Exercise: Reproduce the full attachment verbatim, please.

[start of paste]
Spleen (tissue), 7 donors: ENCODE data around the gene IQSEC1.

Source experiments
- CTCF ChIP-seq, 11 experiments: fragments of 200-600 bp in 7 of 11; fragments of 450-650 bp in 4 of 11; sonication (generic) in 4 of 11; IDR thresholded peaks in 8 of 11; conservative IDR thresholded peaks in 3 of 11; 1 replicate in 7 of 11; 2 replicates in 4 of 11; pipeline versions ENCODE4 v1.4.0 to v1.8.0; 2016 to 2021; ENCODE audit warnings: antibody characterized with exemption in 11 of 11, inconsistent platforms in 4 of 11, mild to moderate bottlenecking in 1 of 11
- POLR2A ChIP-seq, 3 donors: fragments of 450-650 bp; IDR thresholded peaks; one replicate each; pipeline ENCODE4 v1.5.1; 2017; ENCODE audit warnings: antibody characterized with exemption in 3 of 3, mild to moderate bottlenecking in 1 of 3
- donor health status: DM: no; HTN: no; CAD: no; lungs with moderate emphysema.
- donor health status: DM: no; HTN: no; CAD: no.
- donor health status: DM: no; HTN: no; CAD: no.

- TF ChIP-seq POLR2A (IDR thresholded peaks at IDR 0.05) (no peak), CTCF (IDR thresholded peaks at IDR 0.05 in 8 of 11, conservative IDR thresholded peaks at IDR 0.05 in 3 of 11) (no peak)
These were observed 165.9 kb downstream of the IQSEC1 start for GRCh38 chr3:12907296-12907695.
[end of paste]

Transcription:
Spleen (tissue), 7 donors: ENCODE data around the gene IQSEC1.

Source experiments
- CTCF ChIP-seq, 11 experiments: fragments of 200-600 bp in 7 of 11; fragments of 450-650 bp in 4 of 11; sonication (generic) in 4 of 11; IDR thresholded peaks in 8 of 11; conservative IDR thresholded peaks in 3 of 11; 1 replicate in 7 of 11; 2 replicates in 4 of 11; pipeline versions ENCODE4 v1.4.0 to v1.8.0; 2016 to 2021; ENCODE audit warnings: antibody characterized with exemption in 11 of 11, inconsistent platforms in 4 of 11, mild to moderate bottlenecking in 1 of 11
- POLR2A ChIP-seq, 3 donors: fragments of 450-650 bp; IDR thresholded peaks; one replicate each; pipeline ENCODE4 v1.5.1; 2017; ENCODE audit warnings: antibody characterized with exemption in 3 of 3, mild to moderate bottlenecking in 1 of 3
- donor health status: DM: no; HTN: no; CAD: no; lungs with moderate emphysema.
- donor health status: DM: no; HTN: no; CAD: no.
- donor health status: DM: no; HTN: no; CAD: no.

- TF ChIP-seq POLR2A (IDR thresholded peaks at IDR 0.05) (no peak), CTCF (IDR thresholded peaks at IDR 0.05 in 8 of 11, conservative IDR thresholded peaks at IDR 0.05 in 3 of 11) (no peak)
These were observed 165.9 kb downstream of the IQSEC1 start for GRCh38 chr3:12907296-12907695.